Maarten Peter Vink is Associate Professor of Political Science at Maastricht University, The Netherlands. He has published extensively on citizenship and migration and is part of the managing consortium of the EUDO CITIZENSHIP Observatory. He is the author of Limits of European Citizenship (2005) and co-editor of Europeanization: New Research Agendas (2007).
Migration and Citizenship Attribution: Politics and Policies in Western Europeby Maarten Peter Vink
How do states in Western Europe deal with the challenges of migration for citizenship? The legal relationship between a person and a state is becoming increasingly blurred in our mobile, transnational world. This volume deals with the membership dimension of citizenship, specifically the formal rules that states use to attribute citizenship. These
How do states in Western Europe deal with the challenges of migration for citizenship? The legal relationship between a person and a state is becoming increasingly blurred in our mobile, transnational world. This volume deals with the membership dimension of citizenship, specifically the formal rules that states use to attribute citizenship. These nationally-specific rules determine how and under what conditions citizenship is attributed by states to individuals: how one can acquire formal citizenship status, but also how this status can be lost.
Migration and Citizenship Attribution observes various trends in citizenship policies since the early 1980s, analysing historical patterns and recent changes across Western Europe as well as examining specific developments in individual countries. Authors explore the equal treatment of women and men with regard to descent-based citizenship attribution, along with the process of convergence between countries with ‘ius soli’ and ‘ius sanguinis’ traditions with regard to birthright provisions. They consider how the increasing acceptance of multiple citizenship is reflected in a dual trend to abolish, or at least to moderate, the renunciation of the citizenship of origin as a condition for naturalisation, and also to restrict provisions of loss of citizenship due to voluntary acquisition of a foreign citizenship. Another trend observed and discussed is the introduction by many countries of language tests and integration conditions in the naturalisation procedure, with some countries now concluding the naturalisation process by means of a US-styled citizenship ceremony. Contributors also explore the various things taken into account under state citizenship laws such as statelessness, or membership of the European Union.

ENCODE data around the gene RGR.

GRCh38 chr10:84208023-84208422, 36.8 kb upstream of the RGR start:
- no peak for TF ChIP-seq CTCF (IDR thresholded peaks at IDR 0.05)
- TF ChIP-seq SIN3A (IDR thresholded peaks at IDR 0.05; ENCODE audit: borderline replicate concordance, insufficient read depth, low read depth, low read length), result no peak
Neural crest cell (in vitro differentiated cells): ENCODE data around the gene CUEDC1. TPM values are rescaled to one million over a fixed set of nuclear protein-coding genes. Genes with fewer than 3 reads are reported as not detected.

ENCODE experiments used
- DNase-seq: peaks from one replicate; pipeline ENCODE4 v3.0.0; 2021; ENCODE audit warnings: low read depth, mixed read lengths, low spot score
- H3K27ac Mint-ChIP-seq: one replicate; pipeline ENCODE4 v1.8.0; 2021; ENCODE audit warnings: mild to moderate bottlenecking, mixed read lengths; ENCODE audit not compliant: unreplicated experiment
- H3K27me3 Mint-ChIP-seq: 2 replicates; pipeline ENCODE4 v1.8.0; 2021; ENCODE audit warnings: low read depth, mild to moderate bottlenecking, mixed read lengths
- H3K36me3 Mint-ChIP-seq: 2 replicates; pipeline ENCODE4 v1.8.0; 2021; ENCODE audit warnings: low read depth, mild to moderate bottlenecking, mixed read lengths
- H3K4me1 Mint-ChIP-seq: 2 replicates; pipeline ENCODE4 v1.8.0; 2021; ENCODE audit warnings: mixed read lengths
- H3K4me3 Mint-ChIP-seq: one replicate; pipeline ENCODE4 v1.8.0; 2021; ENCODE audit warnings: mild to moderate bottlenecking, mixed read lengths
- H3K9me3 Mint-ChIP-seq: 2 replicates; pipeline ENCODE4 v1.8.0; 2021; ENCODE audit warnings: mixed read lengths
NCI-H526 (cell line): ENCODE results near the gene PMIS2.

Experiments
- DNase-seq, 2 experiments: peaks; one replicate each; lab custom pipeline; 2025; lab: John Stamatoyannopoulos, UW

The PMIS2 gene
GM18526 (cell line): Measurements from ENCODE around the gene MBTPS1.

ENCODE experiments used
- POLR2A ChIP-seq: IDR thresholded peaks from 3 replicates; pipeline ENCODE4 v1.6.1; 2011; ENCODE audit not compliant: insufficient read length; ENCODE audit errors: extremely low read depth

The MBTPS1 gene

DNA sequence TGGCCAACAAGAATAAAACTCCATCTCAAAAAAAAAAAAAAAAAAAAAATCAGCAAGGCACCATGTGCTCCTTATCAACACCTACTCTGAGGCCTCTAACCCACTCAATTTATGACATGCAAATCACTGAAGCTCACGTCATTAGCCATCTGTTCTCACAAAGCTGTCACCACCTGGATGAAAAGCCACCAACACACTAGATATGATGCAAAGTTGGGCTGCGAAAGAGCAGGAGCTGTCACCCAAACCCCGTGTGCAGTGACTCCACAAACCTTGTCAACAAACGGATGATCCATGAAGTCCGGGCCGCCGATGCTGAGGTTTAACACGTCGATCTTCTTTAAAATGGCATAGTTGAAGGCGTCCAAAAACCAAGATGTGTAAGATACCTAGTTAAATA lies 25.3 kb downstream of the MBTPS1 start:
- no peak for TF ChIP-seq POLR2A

This book was originally published as a special issue of the Journal of Ethnic and Migration Studies.
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